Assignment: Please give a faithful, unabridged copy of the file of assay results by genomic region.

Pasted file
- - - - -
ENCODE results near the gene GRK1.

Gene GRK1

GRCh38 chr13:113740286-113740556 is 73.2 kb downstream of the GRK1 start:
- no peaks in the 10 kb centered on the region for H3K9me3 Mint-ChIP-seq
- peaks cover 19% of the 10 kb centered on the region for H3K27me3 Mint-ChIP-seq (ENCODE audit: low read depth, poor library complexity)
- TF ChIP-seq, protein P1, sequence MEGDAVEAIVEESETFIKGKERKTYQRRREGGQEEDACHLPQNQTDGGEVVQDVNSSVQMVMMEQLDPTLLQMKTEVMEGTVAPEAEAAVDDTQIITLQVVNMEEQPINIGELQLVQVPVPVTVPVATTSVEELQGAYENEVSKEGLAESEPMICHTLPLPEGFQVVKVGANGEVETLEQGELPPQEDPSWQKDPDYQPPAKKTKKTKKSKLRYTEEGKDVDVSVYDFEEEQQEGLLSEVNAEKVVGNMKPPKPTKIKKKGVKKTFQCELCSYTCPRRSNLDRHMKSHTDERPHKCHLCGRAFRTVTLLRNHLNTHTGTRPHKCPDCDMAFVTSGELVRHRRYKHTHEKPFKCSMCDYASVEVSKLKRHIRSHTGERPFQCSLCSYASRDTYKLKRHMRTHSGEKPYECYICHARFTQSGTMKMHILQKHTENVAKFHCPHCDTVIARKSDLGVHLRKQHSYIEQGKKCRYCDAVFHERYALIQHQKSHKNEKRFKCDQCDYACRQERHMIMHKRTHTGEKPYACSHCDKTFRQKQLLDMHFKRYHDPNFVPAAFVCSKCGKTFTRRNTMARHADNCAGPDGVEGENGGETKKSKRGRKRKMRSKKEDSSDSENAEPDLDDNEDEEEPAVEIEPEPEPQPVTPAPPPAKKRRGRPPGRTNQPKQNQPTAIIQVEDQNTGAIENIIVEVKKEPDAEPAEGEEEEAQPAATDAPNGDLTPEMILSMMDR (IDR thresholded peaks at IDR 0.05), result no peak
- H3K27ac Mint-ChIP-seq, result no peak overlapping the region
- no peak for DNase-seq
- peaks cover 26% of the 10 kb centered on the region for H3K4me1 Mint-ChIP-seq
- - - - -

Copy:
ENCODE results near the gene GRK1.

Gene GRK1

GRCh38 chr13:113740286-113740556 is 73.2 kb downstream of the GRK1 start:
- no peaks in the 10 kb centered on the region for H3K9me3 Mint-ChIP-seq
- peaks cover 19% of the 10 kb centered on the region for H3K27me3 Mint-ChIP-seq (ENCODE audit: low read depth, poor library complexity)
- TF ChIP-seq, protein P1, sequence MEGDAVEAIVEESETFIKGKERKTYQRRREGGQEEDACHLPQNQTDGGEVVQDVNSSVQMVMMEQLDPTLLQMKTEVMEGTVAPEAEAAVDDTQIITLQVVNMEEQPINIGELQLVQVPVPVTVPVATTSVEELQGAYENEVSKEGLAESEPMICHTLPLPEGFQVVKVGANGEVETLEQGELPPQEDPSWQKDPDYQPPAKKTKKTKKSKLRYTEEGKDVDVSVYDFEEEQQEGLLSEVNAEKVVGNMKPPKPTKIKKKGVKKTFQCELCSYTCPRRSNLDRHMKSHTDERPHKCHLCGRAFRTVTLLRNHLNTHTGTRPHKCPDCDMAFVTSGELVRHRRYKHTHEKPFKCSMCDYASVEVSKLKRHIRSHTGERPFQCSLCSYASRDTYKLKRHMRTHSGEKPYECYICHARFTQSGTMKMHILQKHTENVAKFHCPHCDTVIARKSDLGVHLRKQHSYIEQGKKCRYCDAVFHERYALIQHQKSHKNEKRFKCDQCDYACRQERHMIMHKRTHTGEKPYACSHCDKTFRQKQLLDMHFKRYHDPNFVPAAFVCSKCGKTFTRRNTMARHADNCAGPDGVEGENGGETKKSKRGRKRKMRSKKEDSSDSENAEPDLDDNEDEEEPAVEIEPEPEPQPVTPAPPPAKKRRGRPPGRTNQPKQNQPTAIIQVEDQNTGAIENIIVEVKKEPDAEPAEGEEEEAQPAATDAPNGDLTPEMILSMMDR (IDR thresholded peaks at IDR 0.05), result no peak
- H3K27ac Mint-ChIP-seq, result no peak overlapping the region
- no peak for DNase-seq
- peaks cover 26% of the 10 kb centered on the region for H3K4me1 Mint-ChIP-seq